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A man in London has been reportedly cured of HIV

He’s the second person to receive the treatment, which could be major for the global eradicating of the virus

Scientists believe a cure for Aids could be in sight, following the successful treatment of a man in London that has made him HIV-free for 18 months. He is the second person to have a bone marrow transplant successfully rid them of HIV. 

It’s thought to be a landmark moment in the quest of a widespread cure, which could pave the way for future therapies and studies. 

Current antiretroviral treatments make living with the virus much more manageable to when doctors first began trying to treat HIV and Aids – unlike a few decades before, a diagnosis is no longer a death sentence.

A new report in Nature journal details that the patient, in a London clinic, received a stem cell transplant of ‘CCR5-delta 32’, which is a rare genetic mutation that makes some people resistant to the virus by stopping it attacking a person’s immune system. The man in question has been battling Hodgkin’s lymphoma since 2012. Since first receiving the treatment, he has stopped any other treatment and remained free of HIV for 18 months. 

The first patient who successfully used the treatment was the ‘Berlin Patient’ back in 2008. After waiving his anonymity, Timothy Brown spoke about his own experiences. Brown was also being treated for cancer, and his stem cell transplant was used to eliminate both his cancer and HIV. After successfully finding a donor with the rare genetic mutation that makes people HIV-resistant, he was treated. His HIV has never returned.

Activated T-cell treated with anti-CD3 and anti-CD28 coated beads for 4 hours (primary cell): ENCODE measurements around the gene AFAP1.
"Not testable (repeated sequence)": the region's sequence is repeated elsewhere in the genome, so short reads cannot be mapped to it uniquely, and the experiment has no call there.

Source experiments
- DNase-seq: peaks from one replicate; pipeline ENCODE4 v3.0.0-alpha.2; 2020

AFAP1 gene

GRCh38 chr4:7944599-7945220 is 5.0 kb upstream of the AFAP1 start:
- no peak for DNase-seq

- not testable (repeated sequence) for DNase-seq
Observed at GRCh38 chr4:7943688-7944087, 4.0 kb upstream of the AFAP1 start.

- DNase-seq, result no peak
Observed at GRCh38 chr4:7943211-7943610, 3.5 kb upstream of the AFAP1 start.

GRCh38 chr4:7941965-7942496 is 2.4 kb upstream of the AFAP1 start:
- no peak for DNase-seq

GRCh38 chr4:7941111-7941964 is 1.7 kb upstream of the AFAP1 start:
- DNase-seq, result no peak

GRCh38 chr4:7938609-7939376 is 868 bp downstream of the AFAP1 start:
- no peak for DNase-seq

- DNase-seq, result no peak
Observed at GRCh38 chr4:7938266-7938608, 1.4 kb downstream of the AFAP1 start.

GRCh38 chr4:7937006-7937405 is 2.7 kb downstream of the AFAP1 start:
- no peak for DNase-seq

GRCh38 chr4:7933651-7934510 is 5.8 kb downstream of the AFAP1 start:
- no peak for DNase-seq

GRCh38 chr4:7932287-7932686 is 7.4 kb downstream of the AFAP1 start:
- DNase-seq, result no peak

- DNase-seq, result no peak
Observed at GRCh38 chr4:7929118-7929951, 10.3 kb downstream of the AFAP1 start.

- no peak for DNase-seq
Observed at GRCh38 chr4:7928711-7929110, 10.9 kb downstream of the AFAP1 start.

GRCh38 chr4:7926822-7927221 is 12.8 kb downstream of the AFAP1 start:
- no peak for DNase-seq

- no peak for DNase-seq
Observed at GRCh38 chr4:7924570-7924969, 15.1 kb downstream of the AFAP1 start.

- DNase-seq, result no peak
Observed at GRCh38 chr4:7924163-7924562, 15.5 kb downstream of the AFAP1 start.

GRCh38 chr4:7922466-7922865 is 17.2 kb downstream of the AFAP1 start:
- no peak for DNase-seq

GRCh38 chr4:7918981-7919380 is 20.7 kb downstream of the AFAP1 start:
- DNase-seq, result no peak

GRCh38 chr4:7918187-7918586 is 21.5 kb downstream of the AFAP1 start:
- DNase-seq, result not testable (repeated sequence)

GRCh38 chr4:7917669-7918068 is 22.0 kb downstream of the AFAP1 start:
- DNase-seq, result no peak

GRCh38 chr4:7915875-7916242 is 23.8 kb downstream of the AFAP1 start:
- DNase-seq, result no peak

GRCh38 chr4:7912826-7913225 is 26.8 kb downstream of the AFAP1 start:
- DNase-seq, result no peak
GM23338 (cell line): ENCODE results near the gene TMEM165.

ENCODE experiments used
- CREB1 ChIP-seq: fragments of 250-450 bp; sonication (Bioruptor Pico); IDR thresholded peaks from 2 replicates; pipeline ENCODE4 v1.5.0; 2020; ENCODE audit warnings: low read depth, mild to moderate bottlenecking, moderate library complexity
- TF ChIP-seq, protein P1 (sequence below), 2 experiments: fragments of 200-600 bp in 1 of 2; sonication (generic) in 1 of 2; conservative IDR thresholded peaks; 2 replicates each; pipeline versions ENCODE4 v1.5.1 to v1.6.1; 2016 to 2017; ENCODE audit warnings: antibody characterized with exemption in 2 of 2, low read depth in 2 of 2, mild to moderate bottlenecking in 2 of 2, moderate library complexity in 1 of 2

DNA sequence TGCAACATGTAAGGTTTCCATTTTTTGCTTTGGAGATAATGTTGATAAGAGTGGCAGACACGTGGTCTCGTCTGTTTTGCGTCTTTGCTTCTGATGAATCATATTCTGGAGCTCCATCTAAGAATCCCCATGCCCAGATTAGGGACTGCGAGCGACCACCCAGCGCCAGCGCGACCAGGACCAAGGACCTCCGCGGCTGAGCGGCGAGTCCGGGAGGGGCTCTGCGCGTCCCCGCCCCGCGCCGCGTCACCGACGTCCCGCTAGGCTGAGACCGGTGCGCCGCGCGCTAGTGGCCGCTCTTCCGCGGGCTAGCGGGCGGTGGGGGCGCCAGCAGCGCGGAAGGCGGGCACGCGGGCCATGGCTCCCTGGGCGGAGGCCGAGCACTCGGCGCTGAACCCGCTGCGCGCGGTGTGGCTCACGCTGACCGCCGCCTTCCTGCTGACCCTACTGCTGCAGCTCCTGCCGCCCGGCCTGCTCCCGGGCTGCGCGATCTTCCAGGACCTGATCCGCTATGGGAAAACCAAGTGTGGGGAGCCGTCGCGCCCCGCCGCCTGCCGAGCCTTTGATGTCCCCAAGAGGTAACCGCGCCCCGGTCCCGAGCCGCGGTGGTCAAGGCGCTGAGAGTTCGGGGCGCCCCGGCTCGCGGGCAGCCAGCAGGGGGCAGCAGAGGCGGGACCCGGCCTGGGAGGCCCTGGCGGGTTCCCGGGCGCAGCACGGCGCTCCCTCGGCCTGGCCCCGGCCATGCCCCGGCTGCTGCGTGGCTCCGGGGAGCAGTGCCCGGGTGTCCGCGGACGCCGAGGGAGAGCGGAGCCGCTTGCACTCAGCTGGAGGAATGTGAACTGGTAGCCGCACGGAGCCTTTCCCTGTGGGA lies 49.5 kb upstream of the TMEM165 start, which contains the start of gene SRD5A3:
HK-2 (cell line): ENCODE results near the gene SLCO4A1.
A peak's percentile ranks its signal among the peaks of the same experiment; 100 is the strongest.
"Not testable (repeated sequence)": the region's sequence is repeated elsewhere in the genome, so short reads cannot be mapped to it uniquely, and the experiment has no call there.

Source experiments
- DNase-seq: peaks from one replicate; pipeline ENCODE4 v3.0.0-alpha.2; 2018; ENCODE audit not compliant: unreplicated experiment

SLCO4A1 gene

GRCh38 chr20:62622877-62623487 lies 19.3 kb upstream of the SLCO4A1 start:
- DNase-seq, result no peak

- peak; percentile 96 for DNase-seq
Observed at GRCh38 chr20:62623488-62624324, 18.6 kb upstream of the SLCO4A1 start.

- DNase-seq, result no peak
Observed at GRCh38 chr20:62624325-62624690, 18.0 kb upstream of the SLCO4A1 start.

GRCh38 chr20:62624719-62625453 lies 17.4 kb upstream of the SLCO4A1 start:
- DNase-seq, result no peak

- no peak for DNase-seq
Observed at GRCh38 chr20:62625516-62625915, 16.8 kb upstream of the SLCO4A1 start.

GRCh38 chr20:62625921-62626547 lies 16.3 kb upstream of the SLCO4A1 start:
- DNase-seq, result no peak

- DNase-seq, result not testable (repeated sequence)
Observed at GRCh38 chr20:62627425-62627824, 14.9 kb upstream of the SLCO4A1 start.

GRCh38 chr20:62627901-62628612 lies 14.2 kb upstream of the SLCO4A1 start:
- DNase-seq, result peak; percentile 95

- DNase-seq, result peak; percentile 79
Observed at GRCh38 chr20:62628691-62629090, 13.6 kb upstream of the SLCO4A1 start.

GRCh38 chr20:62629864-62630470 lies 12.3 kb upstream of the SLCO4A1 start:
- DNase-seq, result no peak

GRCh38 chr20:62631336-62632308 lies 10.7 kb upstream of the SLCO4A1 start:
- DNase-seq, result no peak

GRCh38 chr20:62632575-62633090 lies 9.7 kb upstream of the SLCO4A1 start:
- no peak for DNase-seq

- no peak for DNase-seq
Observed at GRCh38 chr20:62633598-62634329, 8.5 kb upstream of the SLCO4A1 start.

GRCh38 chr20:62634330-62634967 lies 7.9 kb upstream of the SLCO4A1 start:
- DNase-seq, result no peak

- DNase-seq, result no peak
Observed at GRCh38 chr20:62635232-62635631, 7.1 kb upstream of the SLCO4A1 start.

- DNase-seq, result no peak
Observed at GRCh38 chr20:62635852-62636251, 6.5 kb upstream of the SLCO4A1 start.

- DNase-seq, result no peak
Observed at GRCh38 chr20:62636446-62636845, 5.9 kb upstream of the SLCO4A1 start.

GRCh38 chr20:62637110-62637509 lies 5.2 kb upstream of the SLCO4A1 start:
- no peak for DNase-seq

However, this avenue for treatment could reportedly never be used as a consistent cure for HIV or Aids, as stem cell transplants are so high risk. Brown, for example, was almost paralysed. It’s also not certain yet whether the London patient will remain HIV-free. Right now, the most viable option is the current treatment of one pill a day that suppresses the virus.

As the Guardian reports, University College London’s Professor Ravinda Gupta, the lead author of the study, detailed that the next step for finding a HIV cure would be with gene-editing. Gupta pointed to recent experiments with babies in China, who had their genes edited in the womb to make them HIV-resistant (a controversial trial). 

“What this second case says is this is a bonafide research target and probably the most promising we have for any HIV cure,” he said.

Anton Pozniak of the International Aids Society said in a statement: “Although it is not a viable large-scale strategy for a cure, it does represent a critical moment in the search for an HIV cure. These new findings reaffirm our belief that there exists a proof of concept that HIV is curable. The hope is that this will eventually lead to a safe, cost-effective and easy strategy to achieve these results using gene technology or antibody techniques.”

Dazed recently spoke with three young people living with HIV in the US, UK, and Ireland, and what their diagnosis has meant for their every day lives.